It's no secret that we like picnics. We have a healthy collection of picnic gear to cover most al fresco dining events.

Even so we are sometimes caught out - and pick up provisions for an impromptu picnic while on the road. Occasionally, we buy disposable items - which is a pain.

Quite a while back I started to keep a small selection of plastic cutlery, straws and cups in each glove-box.  (As an aside, prior to relocation someone stole one set of plastic cutlery from our unlocked car)!

I decided recently to include plates in addition to the cups and cutlery, so created an "emergency picnic kit" for each vehicle.  The red "Trix" case was bought from an op-shop for $3.00.  It just holds the items in the photo - four small plates, some plastic cups and an assortment of plastic cutlery.  There is also a sharp knife housed in a former toothbrush container.  Most importantly, there is a tablecloth.  As much as I like dining outdoors, I struggle with putting my picnic upon grubby, graffiti-ed tables.  A tablecloth fixes that!

Saturday, 9 November 2013

Kyneton Mineral Spring

When Erin was in primary school, it was a special treat to order lunch from the canteen. Her drink of choice was an Apple & Raspberry Kyneton Springs Mineral Water.

Given that history, we called into the Kyneton Mineral Spring when out and about sight-seeing with Kerry.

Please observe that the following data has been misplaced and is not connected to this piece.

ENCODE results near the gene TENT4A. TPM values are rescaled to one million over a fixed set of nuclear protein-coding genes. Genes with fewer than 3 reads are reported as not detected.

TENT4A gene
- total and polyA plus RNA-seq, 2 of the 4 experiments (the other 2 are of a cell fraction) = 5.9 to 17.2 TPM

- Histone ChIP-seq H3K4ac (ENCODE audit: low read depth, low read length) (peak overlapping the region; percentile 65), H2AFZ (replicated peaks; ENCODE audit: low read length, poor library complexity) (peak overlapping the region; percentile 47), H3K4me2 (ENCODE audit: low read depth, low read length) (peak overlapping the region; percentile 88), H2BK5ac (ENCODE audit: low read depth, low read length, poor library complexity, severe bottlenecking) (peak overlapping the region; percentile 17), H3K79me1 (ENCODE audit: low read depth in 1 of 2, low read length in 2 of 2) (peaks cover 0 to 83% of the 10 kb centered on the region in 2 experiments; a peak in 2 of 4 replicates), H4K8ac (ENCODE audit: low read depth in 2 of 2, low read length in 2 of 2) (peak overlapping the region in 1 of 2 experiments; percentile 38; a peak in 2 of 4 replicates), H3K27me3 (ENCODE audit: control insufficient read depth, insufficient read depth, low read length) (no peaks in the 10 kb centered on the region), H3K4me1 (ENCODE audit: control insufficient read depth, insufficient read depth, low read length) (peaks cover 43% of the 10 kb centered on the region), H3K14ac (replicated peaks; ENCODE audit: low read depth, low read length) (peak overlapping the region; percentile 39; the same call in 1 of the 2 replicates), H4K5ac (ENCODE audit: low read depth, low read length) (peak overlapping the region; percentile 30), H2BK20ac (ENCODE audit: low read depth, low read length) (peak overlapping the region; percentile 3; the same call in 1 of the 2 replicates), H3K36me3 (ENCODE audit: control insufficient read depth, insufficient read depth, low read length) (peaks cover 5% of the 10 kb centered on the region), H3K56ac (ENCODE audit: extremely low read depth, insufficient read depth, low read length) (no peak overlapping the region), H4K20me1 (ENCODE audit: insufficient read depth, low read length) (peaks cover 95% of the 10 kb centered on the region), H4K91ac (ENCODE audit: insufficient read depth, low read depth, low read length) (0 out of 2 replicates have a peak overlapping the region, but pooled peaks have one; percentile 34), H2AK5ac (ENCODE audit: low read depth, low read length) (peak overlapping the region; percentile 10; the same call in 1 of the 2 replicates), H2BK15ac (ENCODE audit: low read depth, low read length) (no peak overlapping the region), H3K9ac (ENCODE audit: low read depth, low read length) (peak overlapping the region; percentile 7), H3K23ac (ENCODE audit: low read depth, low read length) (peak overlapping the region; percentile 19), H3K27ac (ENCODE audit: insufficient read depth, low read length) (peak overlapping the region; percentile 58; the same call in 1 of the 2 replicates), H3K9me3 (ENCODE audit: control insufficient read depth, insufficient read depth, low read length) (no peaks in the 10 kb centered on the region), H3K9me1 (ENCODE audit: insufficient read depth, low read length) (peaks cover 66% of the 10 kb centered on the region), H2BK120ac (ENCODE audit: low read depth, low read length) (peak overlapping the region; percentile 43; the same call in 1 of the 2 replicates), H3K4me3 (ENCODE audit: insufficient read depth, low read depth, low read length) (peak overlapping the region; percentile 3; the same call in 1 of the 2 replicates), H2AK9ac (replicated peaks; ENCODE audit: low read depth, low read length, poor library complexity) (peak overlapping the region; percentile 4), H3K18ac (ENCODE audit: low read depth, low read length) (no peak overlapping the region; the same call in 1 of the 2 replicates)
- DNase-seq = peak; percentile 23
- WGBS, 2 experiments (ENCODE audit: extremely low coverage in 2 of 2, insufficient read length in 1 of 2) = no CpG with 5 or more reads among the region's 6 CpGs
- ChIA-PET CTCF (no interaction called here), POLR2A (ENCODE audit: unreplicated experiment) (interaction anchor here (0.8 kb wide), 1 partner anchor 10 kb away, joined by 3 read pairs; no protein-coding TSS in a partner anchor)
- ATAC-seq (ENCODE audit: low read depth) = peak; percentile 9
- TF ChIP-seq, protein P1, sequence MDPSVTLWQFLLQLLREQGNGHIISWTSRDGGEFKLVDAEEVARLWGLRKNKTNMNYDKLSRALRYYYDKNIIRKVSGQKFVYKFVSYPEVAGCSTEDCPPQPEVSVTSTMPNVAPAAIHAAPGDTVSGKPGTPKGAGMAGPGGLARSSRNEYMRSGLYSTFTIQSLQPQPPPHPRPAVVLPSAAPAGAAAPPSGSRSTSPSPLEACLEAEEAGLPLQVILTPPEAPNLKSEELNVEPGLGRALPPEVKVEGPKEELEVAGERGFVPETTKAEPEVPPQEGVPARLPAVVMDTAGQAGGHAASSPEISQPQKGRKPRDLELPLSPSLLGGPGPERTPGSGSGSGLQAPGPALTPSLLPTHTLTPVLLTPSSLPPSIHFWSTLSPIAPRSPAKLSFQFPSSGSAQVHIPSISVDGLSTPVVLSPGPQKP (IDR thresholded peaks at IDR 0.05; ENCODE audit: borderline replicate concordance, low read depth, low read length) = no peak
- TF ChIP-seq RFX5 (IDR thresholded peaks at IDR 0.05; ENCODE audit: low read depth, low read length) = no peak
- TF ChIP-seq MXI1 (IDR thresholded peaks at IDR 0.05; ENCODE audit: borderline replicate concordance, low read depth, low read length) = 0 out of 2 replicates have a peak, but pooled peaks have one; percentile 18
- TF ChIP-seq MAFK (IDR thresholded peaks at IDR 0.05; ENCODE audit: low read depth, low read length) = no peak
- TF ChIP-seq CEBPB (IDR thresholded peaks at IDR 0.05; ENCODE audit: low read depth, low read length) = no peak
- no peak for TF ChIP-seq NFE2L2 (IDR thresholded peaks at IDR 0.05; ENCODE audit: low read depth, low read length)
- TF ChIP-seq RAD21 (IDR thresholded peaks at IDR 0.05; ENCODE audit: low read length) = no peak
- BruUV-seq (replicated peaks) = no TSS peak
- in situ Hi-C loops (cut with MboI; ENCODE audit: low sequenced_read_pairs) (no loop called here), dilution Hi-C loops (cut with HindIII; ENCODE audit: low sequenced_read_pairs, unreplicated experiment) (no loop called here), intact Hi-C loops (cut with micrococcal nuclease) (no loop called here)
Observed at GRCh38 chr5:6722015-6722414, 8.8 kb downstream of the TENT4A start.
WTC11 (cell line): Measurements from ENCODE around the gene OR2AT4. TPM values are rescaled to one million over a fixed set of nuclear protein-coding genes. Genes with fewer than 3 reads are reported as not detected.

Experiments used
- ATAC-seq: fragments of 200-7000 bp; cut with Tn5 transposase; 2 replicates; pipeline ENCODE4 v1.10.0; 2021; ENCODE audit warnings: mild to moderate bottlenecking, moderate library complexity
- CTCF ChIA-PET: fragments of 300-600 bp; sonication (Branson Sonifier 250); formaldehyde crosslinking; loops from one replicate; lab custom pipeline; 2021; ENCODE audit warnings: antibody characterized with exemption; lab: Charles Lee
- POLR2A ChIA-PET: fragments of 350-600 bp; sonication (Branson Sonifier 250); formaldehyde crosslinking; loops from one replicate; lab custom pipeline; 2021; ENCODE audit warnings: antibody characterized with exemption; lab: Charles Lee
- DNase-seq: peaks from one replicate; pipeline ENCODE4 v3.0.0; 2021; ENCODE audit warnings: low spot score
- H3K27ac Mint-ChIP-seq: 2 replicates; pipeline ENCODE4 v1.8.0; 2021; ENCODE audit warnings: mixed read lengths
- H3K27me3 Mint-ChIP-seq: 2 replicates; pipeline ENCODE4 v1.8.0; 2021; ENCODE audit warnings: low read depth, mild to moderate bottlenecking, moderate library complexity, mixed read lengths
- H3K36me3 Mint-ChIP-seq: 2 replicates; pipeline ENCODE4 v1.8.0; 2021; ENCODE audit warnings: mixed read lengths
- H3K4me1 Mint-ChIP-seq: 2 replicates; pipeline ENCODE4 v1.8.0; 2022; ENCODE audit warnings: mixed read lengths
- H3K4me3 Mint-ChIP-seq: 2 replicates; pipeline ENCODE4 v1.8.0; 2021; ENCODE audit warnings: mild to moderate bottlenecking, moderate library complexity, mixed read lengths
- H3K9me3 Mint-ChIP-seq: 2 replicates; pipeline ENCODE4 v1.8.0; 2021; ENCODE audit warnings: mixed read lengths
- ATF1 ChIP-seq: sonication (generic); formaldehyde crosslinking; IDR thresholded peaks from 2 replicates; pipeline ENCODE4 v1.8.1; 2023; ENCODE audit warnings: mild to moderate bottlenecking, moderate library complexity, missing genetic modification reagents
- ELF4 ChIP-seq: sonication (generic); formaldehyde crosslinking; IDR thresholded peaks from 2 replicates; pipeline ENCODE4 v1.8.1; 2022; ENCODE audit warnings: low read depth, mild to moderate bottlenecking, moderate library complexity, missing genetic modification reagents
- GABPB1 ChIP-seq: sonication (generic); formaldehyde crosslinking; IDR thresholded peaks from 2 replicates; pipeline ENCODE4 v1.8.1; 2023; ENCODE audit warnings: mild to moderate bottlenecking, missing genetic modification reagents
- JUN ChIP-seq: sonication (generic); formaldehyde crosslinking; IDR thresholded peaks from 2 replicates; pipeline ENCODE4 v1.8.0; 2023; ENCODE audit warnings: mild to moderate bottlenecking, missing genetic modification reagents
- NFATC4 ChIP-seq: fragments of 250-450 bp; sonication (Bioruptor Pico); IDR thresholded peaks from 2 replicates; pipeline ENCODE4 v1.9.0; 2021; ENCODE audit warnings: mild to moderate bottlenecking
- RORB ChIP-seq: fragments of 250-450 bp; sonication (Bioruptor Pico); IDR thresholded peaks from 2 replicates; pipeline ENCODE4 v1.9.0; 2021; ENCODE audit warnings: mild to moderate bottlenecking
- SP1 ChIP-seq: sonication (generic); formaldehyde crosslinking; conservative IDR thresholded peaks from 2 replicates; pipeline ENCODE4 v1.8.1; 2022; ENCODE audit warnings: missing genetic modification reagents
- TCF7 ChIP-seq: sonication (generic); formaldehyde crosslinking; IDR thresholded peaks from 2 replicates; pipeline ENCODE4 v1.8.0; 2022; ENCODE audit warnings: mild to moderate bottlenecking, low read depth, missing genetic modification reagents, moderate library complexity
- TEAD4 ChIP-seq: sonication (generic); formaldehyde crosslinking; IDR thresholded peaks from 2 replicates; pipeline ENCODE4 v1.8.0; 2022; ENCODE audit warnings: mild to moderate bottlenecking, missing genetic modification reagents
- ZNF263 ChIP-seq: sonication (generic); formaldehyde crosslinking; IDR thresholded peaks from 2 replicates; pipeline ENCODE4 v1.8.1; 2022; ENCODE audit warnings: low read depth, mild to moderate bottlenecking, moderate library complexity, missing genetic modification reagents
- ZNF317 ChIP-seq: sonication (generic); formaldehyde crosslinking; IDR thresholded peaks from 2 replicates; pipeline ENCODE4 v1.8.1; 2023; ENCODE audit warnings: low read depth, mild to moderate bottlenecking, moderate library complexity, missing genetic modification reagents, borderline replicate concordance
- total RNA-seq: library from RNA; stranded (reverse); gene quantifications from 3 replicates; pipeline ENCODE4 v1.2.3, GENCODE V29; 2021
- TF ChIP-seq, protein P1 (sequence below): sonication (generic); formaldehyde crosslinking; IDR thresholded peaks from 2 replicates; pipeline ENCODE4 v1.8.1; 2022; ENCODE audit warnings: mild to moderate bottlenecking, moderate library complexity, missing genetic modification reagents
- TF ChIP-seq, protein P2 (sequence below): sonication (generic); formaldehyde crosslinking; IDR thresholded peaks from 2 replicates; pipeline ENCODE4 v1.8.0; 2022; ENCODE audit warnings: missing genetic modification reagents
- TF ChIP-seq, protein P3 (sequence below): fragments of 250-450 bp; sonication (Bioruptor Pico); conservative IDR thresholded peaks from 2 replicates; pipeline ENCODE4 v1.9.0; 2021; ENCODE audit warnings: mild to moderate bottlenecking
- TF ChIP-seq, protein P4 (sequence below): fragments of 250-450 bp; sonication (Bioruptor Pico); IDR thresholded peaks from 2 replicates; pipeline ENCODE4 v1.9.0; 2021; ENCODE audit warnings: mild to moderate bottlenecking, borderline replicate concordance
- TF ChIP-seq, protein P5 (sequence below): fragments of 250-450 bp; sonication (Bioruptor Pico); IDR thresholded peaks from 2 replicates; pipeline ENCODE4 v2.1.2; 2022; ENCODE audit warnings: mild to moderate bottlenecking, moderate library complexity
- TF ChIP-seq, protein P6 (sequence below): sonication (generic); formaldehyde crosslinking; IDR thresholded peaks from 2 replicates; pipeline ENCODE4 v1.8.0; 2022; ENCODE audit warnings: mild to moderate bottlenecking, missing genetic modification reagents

Of course, we should have paid more attention to the bracketed Boggy Creek naming!

It's fair to say the water from the actual spring tastes absolutely nothing like the bottled variety - and we do wonder what magic processing occurs in the factory!

Friday, 1 November 2013

Ten Plus Nine = Two?!

Yep, that's right - nothing wrong with our addition! 

You might recall a few weeks ago we purchased an Oztrail Tourer 9?  It was an eBay find and we were very chuffed with our bargain-hunting. 

Nick's been on the hunt since for an Oztrail Ten Plus - at the best possible price.  He spotted one last week (again on eBay) and we were the excited auction winners on Wednesday night.   Although the seller very kindly offered to meet us in Melbourne for the changeover, we were keen to explore a bit further from home so drove down to Gippsland today to finalise the sale.  It was a lovely day out, driving through some beautiful countryside - and chatting about camping/4WDing at the handover.

Once home again, Nick and Vaughan set up the brand new tent.  Lucky for us, it had never been taken out of its box because the seller preferred to sleep in his swag!  The roof frame was a bit of a fiddle but will remain in place as we have decided to use the square-fold method of storing the tent. 

Erin has always slept on a stretcher but our tent upgrades have prompted us to rethink our sleeping arrangements also.  Nick and I bought a new/never-used stretcher for Vaughan a week or so ago.  It was a bargain $25 (whereas the retail price is closer to $80).  We've since tried out a double stretcher but decided two singles placed side by side would work just as well.  I was shopping at Aldi on Wednesday and they had some on sale for just under $40 each, so I brought two home.  Hopefully they prove just as reliable as our other Aldi purchases.

As you can see in the pic above, the four stretchers fit into the Ten Plus fairly easily - and there will be plenty of room for our gear on longer stays, when Erin sleeps in her smaller tent.  (One of our local camping shops currently has a sale on self-inflating camping mats, so we are planning to layby some before the promotion ends - to increase our sleeping comfort).